Daily Teaching Summary (2-26-2014)

American Government HeaderPERIOD 1 – American Government

TODAY’S TOPIC – The Legislative Branch

TEACHING OBJECTIVE – Having written their own bills today students will participate in a simplified mock congress to see the path a bill takes to become a law.

C.C.S.S. STANDARDS ADDRESSED – RH 11-12.9 – Integrate information from diverse sources, both primary and secondary, into a coherent understanding of an idea or event, noting discrepancies among sources.

LIFE CONNECTION – It is vital to know how a bill becomes a law in the event that you ever want to create new laws.


15 Minutes – Quick review session on what was previously learned about the Legislative Branch of the U.S. Government

15 Minutes– It will be explained to students why the room is set up to resemble  the bicameral nature of the U.S. Capitol building. ( two groups of desks on the left to represent the House of Representatives and two groups of desks on the right to represent the Senate. The groups will be divided by blue painters tape). The rules and grading of Mock Congress will be explained.

15 Minutes– The bills that students created will be turned in, mixed up, and sent back out to random groups in the House and the Senate. Students will be given the remainder of this time to read over the bills and discuss them. They will have the ability to amend them if they want to.

15 Minutes- After the bills have been seen in both committees of the House and the Senate then the bills will be sent to the opposing side for consideration.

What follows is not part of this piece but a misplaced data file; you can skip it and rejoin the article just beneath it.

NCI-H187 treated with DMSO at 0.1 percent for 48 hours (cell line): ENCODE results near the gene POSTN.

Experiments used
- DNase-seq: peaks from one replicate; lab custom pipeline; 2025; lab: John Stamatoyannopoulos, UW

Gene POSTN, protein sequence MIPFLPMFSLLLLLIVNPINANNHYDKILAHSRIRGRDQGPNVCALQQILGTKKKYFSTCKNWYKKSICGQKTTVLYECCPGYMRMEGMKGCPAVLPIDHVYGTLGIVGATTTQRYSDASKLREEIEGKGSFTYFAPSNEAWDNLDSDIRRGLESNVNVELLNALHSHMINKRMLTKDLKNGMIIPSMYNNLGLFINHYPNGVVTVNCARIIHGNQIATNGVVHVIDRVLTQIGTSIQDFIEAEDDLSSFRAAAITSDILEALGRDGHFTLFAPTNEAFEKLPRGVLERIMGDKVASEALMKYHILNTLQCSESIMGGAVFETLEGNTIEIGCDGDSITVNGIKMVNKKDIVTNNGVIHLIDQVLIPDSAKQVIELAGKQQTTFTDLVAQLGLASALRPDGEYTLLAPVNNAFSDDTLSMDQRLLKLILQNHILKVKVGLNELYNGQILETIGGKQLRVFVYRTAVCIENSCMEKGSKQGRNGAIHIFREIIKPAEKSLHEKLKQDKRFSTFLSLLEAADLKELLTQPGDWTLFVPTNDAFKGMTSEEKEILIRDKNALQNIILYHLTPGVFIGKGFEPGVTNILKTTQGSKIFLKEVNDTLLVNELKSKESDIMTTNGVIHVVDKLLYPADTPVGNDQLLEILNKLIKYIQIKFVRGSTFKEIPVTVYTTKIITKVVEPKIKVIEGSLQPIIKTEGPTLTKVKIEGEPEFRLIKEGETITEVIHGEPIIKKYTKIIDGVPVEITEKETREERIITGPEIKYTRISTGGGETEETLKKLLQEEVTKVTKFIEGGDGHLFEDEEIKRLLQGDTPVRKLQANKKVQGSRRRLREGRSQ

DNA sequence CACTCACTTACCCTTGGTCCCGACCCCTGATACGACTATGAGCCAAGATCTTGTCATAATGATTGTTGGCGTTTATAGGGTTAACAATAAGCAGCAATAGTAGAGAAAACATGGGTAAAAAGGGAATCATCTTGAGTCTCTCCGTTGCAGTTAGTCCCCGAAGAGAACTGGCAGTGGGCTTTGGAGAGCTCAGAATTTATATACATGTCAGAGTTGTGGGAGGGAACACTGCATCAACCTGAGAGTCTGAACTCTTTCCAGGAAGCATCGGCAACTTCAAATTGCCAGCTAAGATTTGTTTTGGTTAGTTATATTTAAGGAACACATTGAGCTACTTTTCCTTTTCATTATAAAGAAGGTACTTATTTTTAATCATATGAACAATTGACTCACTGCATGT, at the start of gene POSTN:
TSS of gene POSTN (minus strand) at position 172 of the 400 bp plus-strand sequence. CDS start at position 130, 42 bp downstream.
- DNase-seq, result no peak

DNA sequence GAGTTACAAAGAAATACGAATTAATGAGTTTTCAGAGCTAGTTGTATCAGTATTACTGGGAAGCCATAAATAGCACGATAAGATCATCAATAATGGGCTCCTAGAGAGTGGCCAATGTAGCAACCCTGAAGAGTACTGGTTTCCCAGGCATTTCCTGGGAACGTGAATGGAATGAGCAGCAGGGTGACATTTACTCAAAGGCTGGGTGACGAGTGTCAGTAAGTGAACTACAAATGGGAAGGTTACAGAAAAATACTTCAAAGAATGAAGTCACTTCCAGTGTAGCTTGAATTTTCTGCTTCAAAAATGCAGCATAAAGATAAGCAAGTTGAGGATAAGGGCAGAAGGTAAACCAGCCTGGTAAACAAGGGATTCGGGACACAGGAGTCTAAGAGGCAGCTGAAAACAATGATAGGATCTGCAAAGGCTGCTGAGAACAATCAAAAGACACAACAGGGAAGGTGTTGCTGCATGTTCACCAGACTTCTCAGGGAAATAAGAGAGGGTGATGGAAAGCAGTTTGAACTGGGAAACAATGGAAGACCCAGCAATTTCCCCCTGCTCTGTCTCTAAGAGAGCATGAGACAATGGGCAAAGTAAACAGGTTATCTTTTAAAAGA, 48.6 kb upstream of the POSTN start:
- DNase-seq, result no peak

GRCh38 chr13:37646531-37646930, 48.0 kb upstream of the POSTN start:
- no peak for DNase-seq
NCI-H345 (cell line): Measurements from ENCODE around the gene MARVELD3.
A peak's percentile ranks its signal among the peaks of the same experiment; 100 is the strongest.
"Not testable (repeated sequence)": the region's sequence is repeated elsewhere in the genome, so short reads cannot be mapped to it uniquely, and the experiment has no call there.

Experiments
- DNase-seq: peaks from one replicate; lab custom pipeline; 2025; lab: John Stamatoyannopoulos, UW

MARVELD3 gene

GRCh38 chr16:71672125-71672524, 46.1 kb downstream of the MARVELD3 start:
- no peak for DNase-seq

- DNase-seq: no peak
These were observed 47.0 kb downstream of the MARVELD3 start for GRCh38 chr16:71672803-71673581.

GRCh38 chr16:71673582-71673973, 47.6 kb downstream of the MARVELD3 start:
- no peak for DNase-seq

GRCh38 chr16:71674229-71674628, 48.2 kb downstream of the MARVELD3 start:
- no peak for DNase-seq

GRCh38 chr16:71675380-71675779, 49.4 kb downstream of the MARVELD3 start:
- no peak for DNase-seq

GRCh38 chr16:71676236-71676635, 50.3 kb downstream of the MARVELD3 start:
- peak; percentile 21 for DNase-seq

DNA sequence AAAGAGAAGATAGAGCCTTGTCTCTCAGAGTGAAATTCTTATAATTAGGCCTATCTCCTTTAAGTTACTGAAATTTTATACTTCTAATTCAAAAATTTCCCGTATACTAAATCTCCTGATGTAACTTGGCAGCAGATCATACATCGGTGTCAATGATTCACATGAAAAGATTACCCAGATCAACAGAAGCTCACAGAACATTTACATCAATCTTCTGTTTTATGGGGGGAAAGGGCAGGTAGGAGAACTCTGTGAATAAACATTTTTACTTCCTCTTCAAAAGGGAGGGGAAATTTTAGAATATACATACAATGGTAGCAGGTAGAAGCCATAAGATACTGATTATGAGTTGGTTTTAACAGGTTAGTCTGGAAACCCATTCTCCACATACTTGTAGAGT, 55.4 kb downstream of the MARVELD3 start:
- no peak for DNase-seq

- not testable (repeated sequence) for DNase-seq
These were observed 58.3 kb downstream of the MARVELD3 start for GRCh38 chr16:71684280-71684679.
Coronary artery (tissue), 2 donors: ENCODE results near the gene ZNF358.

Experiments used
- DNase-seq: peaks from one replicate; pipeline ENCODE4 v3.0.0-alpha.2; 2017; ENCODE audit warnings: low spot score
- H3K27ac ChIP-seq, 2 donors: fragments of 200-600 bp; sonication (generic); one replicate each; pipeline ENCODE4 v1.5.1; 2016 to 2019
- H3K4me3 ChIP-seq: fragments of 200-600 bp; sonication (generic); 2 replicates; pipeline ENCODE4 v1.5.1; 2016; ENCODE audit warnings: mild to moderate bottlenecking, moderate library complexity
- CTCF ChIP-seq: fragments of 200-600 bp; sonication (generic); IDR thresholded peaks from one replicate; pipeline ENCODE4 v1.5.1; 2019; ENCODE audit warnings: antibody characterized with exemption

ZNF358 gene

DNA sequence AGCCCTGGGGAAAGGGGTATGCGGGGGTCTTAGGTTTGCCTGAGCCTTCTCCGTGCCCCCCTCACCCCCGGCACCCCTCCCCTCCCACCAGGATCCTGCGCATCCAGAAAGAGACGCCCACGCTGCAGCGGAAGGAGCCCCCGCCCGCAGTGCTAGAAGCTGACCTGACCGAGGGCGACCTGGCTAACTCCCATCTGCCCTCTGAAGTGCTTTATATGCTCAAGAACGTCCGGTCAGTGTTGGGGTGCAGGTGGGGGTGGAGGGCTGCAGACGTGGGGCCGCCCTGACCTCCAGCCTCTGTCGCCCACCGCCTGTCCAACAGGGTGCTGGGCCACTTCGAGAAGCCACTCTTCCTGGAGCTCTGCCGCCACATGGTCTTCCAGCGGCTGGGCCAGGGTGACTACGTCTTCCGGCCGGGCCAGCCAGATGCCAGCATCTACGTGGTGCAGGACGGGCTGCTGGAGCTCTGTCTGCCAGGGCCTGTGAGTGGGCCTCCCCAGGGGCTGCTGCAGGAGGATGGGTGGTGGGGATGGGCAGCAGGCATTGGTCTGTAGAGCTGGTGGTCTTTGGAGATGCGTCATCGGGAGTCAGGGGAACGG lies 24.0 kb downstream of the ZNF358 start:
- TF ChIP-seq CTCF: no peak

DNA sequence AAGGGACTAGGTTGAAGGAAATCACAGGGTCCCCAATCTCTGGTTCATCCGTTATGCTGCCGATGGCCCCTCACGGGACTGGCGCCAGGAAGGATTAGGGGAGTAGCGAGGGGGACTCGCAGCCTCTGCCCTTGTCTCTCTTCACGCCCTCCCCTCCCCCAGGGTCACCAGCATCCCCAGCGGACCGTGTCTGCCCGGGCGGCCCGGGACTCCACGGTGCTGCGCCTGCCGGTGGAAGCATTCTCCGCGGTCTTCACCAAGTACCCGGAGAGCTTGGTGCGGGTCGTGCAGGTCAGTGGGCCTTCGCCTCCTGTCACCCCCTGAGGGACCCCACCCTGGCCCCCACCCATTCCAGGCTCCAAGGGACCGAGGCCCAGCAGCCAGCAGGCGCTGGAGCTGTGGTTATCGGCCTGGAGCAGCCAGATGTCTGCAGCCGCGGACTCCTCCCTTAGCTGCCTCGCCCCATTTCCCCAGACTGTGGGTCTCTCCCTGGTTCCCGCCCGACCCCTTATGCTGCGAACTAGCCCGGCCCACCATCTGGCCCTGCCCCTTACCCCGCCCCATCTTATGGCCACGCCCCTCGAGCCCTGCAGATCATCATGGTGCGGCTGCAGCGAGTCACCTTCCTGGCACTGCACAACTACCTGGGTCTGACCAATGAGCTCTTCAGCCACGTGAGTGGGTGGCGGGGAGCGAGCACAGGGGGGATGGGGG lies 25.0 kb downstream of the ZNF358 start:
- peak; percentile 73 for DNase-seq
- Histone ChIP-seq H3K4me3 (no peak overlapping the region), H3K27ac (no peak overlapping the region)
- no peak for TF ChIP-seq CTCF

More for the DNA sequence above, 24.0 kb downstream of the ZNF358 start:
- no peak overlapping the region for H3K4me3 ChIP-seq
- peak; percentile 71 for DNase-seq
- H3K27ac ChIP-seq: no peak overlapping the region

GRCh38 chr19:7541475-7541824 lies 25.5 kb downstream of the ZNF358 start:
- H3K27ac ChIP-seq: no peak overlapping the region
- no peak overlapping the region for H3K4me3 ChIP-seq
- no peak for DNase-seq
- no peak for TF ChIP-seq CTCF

15 Minutes- In the last 15 minutes of today we will see what bills received their stamps of approval from all concerned committees so that they may be sent on to the president.

Outcome of Activity: At the beginning we had 16 student created bills to be scene in 3 House of Representative Committees and 2 Senate Comittees. By the end of the period 1 bill made it through both the House and the Senate.


PDF – How our Bills Become Laws Diagrams

Criminal Behavior HeaderPERIOD 2,3 – Criminal Behavior

TODAY’S TOPIC – Common Elements of Crime Scenes

TEACHING OBJECTIVE – Students will visually analyze practice crime scenes in groups, verbally discover the identity of the murderer in the practice crime scenes, and write a scenario of their own with an answer.

C.C.S.S. STANDARDS ADDRESSED – RH 9-10.2 – Determine the central ideas or information of a primary or secondary source; provide an accurate summary of how key events or ideas develop over the course of the text.

LIFE CONNECTION – Investigation skills are very important to develop in any discipline in the legal profession so innocent people are not prosecuted and guilty people aren’t allowed to victimize others.


1st 15 Minutes – Students will be introduced to their teams in the room. They will be given instructions on how to use their white boards to write their answers down and that the beginning of the period is about team competition.

2nd 15 Minutes– Students will be presented with brief 2-3 minute video practice crime scenes complete with evidence and testimony. Based on this information they are to talk out the scenario in their group and come to an answer as to who the killer must be. The answer must be written down in full sentences and the writer has to be a different person each round.

3rd 15 Minutes– In teams students will identify the common elements they notice about every practice crime scene they have seen so far.

4th 15 Minutes- Teams are to write up their own scenario complete with a reasonable answer that another team could come to.

5th 15 Minutes- After being able to write out their scenarios they are going to exchange scenarios with each other. First team to uncover the correct answer complete with reasoning will win extra raffle tickets.


YouTube Video – Murder Mystery #7 – This is a good example of the kinds of quick videos you saw today.